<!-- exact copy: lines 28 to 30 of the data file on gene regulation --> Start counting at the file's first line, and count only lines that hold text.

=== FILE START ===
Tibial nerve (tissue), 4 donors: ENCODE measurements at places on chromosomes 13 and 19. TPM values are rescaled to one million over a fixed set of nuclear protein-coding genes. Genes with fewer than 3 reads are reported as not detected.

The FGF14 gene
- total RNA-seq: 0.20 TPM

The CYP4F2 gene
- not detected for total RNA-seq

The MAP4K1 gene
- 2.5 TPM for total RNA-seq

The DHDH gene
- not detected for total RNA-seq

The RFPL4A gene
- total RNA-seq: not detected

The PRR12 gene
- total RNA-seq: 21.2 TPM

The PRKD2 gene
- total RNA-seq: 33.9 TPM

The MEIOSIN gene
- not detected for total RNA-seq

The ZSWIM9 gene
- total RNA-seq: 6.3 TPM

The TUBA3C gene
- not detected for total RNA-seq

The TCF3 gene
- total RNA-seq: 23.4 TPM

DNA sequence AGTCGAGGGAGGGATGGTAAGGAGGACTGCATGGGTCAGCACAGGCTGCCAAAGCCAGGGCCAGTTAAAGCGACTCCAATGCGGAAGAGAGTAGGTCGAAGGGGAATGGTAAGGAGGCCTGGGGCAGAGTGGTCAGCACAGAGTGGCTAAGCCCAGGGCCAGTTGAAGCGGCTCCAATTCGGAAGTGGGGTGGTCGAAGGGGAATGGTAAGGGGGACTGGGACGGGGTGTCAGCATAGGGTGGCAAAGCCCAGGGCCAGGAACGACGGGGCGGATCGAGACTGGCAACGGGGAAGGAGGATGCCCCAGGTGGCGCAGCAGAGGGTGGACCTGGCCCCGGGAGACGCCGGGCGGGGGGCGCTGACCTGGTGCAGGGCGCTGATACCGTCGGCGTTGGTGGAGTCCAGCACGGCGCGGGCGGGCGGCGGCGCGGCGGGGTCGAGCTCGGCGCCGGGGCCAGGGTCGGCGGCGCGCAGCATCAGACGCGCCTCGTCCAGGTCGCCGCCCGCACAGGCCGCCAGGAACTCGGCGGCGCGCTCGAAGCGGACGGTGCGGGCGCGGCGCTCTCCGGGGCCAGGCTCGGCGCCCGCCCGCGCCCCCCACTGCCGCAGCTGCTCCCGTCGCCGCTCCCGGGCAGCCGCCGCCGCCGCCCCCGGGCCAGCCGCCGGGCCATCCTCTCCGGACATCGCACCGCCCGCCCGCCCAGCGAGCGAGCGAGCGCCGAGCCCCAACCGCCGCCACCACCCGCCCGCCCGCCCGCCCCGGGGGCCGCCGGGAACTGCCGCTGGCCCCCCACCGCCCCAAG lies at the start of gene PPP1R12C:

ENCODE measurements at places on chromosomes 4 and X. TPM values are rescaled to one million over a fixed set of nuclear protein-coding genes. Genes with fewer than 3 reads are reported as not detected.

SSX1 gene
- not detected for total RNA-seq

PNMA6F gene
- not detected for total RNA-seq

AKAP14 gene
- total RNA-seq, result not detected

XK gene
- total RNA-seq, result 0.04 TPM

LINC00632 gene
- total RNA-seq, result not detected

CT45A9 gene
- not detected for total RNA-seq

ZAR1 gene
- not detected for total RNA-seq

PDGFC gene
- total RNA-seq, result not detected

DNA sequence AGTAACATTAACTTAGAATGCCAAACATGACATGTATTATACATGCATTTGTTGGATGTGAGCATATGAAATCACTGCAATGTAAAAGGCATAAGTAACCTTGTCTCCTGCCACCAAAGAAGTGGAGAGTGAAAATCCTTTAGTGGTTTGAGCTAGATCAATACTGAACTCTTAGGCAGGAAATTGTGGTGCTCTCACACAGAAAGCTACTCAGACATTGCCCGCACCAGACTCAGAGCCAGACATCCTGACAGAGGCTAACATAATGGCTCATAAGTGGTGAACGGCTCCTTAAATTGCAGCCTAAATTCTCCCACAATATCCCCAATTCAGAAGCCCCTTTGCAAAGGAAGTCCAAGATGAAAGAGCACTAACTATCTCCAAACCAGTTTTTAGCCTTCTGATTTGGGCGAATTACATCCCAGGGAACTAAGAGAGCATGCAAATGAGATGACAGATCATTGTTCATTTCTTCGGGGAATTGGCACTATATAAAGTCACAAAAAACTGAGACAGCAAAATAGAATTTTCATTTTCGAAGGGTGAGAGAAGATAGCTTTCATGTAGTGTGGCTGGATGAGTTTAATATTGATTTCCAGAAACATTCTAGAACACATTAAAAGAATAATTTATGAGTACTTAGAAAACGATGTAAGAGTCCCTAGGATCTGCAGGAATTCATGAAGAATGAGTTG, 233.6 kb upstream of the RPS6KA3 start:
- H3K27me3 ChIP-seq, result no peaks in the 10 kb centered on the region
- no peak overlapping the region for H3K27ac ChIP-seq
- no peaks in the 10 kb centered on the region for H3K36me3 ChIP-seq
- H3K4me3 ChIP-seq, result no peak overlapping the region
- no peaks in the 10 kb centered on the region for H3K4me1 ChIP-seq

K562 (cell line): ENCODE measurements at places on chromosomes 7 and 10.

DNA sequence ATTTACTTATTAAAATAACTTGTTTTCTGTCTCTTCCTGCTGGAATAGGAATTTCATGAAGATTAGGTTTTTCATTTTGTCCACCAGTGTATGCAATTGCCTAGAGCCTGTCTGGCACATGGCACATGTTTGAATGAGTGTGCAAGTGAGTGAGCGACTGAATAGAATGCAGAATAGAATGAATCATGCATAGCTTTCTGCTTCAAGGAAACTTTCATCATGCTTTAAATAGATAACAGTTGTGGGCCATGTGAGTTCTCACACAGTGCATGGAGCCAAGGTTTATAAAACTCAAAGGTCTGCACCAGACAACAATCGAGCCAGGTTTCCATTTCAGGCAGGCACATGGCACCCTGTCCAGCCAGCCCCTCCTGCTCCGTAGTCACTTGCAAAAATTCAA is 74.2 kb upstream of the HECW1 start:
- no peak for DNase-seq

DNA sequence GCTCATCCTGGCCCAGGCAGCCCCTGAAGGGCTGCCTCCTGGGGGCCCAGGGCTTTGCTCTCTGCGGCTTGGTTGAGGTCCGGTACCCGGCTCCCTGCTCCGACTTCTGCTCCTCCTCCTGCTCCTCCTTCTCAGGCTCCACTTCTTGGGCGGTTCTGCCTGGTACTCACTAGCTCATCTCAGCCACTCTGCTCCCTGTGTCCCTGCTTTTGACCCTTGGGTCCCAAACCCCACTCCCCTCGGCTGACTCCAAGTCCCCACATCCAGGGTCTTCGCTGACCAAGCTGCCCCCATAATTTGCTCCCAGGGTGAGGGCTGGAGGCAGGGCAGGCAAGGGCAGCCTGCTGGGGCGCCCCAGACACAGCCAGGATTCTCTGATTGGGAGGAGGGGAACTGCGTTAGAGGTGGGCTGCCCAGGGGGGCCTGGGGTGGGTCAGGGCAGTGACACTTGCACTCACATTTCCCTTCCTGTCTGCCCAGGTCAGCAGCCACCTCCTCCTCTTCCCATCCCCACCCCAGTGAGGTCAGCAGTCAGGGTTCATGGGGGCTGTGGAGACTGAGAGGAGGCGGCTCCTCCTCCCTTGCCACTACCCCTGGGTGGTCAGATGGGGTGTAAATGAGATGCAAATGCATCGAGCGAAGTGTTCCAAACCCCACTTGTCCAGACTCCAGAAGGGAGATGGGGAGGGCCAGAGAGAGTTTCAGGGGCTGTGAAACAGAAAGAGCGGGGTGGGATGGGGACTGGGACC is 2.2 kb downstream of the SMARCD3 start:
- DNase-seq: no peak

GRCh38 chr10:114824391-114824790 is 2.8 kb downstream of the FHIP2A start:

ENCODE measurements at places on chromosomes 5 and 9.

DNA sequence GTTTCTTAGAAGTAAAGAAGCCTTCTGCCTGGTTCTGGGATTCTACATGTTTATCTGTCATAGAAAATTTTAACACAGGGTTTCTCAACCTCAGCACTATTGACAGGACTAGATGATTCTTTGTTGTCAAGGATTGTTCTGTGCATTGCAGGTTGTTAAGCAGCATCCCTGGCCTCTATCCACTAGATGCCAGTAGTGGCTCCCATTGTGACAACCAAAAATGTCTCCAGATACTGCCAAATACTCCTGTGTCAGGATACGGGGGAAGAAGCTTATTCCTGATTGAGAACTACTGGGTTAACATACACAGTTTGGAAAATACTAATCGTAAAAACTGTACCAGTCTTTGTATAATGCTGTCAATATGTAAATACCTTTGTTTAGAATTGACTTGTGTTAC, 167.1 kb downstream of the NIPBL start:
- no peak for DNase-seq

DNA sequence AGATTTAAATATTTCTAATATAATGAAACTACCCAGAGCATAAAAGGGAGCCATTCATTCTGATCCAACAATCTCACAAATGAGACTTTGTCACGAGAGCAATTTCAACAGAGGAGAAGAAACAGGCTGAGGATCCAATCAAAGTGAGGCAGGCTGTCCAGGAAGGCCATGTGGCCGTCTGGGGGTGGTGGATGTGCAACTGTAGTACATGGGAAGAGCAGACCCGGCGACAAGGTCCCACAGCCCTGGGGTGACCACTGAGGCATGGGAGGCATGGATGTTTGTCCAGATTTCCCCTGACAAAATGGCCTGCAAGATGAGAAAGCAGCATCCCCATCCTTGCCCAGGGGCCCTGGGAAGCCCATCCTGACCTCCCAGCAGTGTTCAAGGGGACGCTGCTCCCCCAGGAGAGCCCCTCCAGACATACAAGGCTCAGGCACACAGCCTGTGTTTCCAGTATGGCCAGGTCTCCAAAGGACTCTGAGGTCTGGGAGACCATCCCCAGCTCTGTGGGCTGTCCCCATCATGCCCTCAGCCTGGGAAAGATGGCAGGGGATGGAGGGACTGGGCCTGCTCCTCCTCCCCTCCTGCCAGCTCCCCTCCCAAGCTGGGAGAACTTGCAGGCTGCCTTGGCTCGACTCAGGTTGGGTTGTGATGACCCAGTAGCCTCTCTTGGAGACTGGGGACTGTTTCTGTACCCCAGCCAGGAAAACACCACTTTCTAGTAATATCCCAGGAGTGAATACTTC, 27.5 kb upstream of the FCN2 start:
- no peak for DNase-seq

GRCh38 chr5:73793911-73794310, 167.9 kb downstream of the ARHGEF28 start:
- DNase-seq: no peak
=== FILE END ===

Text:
PNMA6F gene
- not detected for total RNA-seq

AKAP14 gene